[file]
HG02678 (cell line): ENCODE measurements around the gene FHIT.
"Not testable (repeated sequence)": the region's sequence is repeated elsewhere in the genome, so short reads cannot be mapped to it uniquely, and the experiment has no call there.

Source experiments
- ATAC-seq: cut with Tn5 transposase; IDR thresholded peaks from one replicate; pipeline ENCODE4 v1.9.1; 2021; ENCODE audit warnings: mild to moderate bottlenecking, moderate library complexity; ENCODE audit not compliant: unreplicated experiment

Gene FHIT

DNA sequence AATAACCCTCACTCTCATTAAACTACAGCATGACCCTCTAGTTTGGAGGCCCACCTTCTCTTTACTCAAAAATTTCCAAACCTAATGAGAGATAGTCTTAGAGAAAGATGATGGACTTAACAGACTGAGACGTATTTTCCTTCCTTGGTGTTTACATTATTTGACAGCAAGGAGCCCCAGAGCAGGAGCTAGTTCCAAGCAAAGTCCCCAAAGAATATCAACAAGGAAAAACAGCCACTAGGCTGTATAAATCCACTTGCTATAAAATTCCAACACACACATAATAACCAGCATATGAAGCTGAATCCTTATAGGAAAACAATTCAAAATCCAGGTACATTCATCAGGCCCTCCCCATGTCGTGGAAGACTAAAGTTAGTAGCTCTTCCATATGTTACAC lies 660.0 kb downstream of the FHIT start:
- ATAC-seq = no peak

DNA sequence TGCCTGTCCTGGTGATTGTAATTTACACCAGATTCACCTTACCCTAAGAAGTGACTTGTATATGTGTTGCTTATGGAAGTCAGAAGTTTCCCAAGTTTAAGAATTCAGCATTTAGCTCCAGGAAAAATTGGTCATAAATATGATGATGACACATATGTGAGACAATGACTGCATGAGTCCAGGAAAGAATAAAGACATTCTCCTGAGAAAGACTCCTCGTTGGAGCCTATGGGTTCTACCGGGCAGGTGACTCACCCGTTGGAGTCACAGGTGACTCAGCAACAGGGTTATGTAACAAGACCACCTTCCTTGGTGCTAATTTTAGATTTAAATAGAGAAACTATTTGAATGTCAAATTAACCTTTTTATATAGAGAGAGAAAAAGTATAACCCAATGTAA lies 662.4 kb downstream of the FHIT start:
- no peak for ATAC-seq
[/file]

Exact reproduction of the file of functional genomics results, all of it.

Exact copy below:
HG02678 (cell line): ENCODE measurements around the gene FHIT.
"Not testable (repeated sequence)": the region's sequence is repeated elsewhere in the genome, so short reads cannot be mapped to it uniquely, and the experiment has no call there.

Source experiments
- ATAC-seq: cut with Tn5 transposase; IDR thresholded peaks from one replicate; pipeline ENCODE4 v1.9.1; 2021; ENCODE audit warnings: mild to moderate bottlenecking, moderate library complexity; ENCODE audit not compliant: unreplicated experiment

Gene FHIT

DNA sequence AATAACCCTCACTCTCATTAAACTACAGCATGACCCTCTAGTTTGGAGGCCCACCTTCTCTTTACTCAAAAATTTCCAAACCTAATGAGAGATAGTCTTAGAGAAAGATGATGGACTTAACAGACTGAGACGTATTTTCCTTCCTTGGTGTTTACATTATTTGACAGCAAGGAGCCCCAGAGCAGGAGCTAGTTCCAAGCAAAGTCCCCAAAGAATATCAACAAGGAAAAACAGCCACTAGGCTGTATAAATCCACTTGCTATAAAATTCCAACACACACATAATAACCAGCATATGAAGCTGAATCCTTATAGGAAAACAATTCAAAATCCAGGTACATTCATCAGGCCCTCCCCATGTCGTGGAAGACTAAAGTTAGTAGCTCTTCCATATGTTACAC lies 660.0 kb downstream of the FHIT start:
- ATAC-seq = no peak

DNA sequence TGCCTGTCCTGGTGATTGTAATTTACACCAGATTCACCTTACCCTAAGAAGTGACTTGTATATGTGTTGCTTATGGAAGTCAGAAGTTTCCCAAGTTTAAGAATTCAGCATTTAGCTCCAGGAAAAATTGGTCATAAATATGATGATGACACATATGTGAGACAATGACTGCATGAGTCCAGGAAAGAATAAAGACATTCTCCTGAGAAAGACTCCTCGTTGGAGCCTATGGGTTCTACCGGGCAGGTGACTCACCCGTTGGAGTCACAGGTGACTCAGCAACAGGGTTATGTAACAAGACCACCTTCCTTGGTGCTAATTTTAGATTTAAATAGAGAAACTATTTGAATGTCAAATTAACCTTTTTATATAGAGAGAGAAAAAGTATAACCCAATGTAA lies 662.4 kb downstream of the FHIT start:
- no peak for ATAC-seq